Agreeable eye.

an eudæmonistarchives

More specifically concerning: rome

21 December 2000 – Rome

Tumbled out of the train station in a daze, only to find myself in the Piazza di Spagna, surrounded by people, tourists and Romans, worse than any cliché; and such noise and such bustle. The Spanish Steps and Keats’s house caught at a cross-glimpse. By sheer good fortune I managed to find my hotel within […]

22 December 2000 – Rome

Spent the best part of the day sitting in and ambling through the Pantheon; one wonders what it must have been like before the later Romans came with their god and their saints, tearing out the older deities and the bronze rosettes for the baldacchino at St. Peter’s. The Pantheon is on such a scale, […]

23 December 2000 – Rome

To the Musei Vaticani in the morning; the streets were deserted and trees cast pale shadows onto the Tiber. Having not the faintest clue of a suitable direction, I wandered vaguely Vaticanwards and found I needn’t have worried: one can’t miss it. Waited in a rather long line for admission, then darted away to see […]

24 December 2000 – Rome

At the Protestant Cemetery, in the company of numerous over-attentive cats. I cannot help but feel, porter aside, that the cats are the guardians of the place, keeping the pigeons away, trotting amicably among the tombs. It is a strange place, calm, yet with a curious access to something else. There is the flutter of […]

26 December 2000 – Rome

Wandered to the Villa Borghese, a rather large park containing such interesting things as the British School at Rome and the Galleria Nazionale d’ Arte Moderna. It being a sunny day, I didn’t much mind getting lost, and wandered past and around the Temple of Faustina with much amusement before finding the Viale delle Belle […]

27 December 2000 – Rome

Saw a double herm of Epicurus and Diogenes the Cynic at the Museo Capitolino, which pleased me much in my soul. At the Palazzo dei Conservatori, saw a herm of Alcibiades, which I thought particularly appropriate and a Roman statue of a toga’d man holding a scroll, whose expression was wonderful, though ineffable. Later — […]

The relevant point

How Rome came to acquire a monopoly of Aeneas, how his mythical connection with neighbouring Latin cities, especially Lavinium and Alba, grew up over the succeeding centuries, and how the chronological complication resulting from an attempt to harmonize the rival legends of Aeneas (traditionally c. 1175 BC) and Romulus (traditionally c. 750 BC) were resolved […]

Windmill

Walking through the rain, avoiding umbrellas – nodding, sleepy, thwack, thwack, thwack of damp shoes on pavement yet damper. Publius Clodius Pulcher, like the emperor Gaius, is alleged to have been quite close to his sisters. Cicero did not like him – Clodius, that is; he never met Gaius.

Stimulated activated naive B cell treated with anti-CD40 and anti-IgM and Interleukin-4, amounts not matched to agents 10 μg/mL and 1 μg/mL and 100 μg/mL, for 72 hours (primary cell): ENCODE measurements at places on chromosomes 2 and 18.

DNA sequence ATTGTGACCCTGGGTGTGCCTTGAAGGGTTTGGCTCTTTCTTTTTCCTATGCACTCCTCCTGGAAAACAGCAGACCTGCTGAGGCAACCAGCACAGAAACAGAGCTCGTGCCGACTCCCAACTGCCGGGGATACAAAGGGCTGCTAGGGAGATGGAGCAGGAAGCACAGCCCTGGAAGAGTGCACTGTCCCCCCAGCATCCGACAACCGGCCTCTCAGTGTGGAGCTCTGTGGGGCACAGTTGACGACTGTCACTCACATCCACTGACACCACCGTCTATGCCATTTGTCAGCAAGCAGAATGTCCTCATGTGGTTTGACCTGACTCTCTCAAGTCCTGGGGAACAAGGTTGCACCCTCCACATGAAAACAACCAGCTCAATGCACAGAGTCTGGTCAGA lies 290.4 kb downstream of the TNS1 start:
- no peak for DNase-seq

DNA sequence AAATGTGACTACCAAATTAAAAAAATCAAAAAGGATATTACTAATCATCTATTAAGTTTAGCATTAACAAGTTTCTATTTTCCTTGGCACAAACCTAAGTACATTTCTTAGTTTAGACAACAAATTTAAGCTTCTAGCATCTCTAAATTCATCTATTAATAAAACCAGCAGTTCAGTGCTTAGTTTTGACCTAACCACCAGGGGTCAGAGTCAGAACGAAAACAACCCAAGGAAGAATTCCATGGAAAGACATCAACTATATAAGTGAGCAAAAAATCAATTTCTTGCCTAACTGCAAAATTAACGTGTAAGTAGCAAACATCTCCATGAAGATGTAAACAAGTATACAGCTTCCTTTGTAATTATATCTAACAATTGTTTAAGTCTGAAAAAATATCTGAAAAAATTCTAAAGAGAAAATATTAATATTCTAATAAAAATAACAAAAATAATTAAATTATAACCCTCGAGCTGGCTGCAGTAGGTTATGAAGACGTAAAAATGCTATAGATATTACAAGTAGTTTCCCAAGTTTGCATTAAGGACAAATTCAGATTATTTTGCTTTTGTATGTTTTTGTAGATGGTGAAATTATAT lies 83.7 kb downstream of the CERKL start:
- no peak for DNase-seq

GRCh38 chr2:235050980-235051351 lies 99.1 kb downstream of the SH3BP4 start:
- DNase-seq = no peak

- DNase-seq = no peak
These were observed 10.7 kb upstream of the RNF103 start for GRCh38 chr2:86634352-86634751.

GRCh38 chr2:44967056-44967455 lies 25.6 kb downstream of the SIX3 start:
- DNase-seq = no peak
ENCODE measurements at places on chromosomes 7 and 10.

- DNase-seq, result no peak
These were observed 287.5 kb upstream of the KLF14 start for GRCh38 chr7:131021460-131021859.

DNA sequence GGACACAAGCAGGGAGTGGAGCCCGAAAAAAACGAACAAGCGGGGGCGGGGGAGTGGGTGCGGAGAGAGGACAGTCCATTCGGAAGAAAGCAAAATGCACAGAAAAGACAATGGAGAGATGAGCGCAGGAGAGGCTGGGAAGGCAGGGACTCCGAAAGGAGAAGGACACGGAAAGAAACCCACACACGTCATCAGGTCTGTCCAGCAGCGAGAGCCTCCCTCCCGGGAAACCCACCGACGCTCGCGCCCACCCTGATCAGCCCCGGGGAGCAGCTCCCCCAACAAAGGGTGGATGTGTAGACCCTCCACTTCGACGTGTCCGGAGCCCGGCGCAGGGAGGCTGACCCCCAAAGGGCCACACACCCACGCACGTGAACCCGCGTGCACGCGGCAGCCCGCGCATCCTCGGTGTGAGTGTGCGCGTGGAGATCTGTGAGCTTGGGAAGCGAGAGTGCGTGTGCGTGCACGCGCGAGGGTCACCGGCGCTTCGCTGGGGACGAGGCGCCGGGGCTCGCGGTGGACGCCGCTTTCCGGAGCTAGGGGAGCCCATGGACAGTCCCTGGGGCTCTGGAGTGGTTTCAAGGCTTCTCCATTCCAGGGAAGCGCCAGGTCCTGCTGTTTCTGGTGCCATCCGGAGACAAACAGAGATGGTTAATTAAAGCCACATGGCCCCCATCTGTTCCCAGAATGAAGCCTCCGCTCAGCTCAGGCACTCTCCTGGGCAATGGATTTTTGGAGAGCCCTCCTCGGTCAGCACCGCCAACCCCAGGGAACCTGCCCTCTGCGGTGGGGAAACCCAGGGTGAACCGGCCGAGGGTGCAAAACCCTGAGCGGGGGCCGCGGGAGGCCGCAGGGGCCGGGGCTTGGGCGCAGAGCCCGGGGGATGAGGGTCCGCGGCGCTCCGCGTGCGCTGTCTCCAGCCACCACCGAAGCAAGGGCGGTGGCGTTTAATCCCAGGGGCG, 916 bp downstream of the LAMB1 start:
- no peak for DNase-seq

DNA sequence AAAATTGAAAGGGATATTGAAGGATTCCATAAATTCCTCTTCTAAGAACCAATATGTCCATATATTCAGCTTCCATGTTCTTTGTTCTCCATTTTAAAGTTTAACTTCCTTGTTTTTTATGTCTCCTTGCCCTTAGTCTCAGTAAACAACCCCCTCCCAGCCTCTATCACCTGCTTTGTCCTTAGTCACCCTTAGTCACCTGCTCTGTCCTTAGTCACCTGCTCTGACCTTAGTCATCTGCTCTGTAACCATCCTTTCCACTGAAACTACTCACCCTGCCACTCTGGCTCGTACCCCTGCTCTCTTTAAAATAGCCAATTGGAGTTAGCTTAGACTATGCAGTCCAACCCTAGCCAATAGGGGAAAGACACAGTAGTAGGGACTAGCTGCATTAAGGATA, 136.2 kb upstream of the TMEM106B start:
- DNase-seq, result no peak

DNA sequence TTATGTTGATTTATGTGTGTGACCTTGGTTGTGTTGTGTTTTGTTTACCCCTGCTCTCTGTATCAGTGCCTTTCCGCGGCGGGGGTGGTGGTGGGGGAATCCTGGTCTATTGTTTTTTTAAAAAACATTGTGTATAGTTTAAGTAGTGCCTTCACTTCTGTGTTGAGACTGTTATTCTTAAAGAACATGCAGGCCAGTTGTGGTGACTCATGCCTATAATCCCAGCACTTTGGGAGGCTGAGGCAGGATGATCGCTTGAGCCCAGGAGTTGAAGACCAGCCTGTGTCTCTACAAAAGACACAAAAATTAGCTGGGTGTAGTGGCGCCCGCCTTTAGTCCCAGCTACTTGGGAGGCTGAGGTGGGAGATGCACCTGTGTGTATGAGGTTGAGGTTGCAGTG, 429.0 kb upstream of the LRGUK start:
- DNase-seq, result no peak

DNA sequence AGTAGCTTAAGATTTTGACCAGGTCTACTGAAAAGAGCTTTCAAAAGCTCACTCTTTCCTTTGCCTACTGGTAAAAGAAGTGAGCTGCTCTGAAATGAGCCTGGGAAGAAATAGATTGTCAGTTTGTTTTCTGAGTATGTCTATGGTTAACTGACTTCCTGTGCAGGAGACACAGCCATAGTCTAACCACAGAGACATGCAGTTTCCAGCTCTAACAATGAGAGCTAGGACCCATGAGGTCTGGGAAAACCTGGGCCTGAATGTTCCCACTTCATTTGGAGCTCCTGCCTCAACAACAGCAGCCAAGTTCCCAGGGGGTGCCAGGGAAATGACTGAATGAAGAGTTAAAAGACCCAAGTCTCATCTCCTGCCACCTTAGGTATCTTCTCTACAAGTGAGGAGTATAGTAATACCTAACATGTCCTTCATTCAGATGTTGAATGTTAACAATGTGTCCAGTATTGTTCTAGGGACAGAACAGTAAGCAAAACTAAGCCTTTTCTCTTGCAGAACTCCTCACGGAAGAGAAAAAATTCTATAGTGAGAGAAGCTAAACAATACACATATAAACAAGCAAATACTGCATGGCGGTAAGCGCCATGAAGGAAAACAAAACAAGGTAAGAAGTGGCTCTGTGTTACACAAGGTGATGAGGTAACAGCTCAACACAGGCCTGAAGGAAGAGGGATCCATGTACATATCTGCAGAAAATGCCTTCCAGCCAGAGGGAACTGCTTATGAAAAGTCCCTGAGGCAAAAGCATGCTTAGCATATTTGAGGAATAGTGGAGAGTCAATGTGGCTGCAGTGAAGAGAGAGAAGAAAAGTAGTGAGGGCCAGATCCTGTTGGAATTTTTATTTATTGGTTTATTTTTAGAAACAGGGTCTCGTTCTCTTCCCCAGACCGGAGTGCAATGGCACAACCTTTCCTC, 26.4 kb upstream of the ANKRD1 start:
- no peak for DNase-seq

Sed Vitae Caesaris

Coin depicting the Emperor Augustus1 from A Visual Compendium of Roman Emperors. At last reading Ronald Syme’s famous book, The Roman Revolution (Oxford, 1939), a history of the end of the Roman Republic and the beginning of the principate. It begins slowly, with a grim overview of the career of C. Julius Caesar Octavianus (later […]

Writ in water

Goethe, ‘Am Flusse’ – Ihr wart ins Wasser eingeschrieben; So fließt denn auch mit ihm davon. You were engraved upon the water; and flow, too, with the water away. Keats’s epitaph, in the Protestant cemetery, at Rome:1 Here lies one whose name was writ in water. Keats died 23 February 1821. Goethe’s son, Julius, who […]

the emphasis was helped

Menas: These three world-sharers, these competitors, Are in thy vessel: let me cut the cable; And, when we are put off, fall to their throats: All there is thine. Pompey: Ah, this thou shouldst have done, And not have spoke on’t! In me ’tis villany; In thee’t had been good service. Thou must know, ’Tis […]

when in Rome

διόπερ οἱ μὲν ἄνδρες τὰ τείχη προκατελάμβανον καὶ τοὺς πρὸ τῆς πόλεως εὐκαίρους τόπους, αἱ δὲ γυναῖκες περιπορευόμεναι τοὺς ναοὺς ἱκέτευον τοὺς θεούς, πλύνουσαι ταῖς κόμαις τὰ τῶν ἱερῶν ἐδάφη· τοῦτο γὰρ αὐταῖς ἔθος ἐστὶ ποιεῖν, ὅταν τις ὁλοσχερὴς τὴν πατρίδα καταλαμβάνῃ κίνδυνος. – Polybius (9.6.3–4) ploratus mulierum non ex priuatis solum domibus exaudiebatur, sed […]

Useful Hints

A selection of ‘useful hints’ from Rambles in Rome (9th edition, 1903, page xiv) by S. Russell Forbes: Avoid bad odours. Do not ride in an open carriage at night. Take lunch in the middle of the day. This is essential. It is better to take a light breakfast an lunch, than a heavy breakfast […]

17 September 2016 – Bibracte

Day 11. Our first real ‘excursion’ – to the Gaulish site of Bibracte on Mont Beuvray in Burgundy. Abandoned after the Roman conquest of Gaul (in favor of the town of Autun, which some scholars had believed to be the site of the battle of Bibracte – where Caesar defeated the Helvetii in 58 BCE), […]

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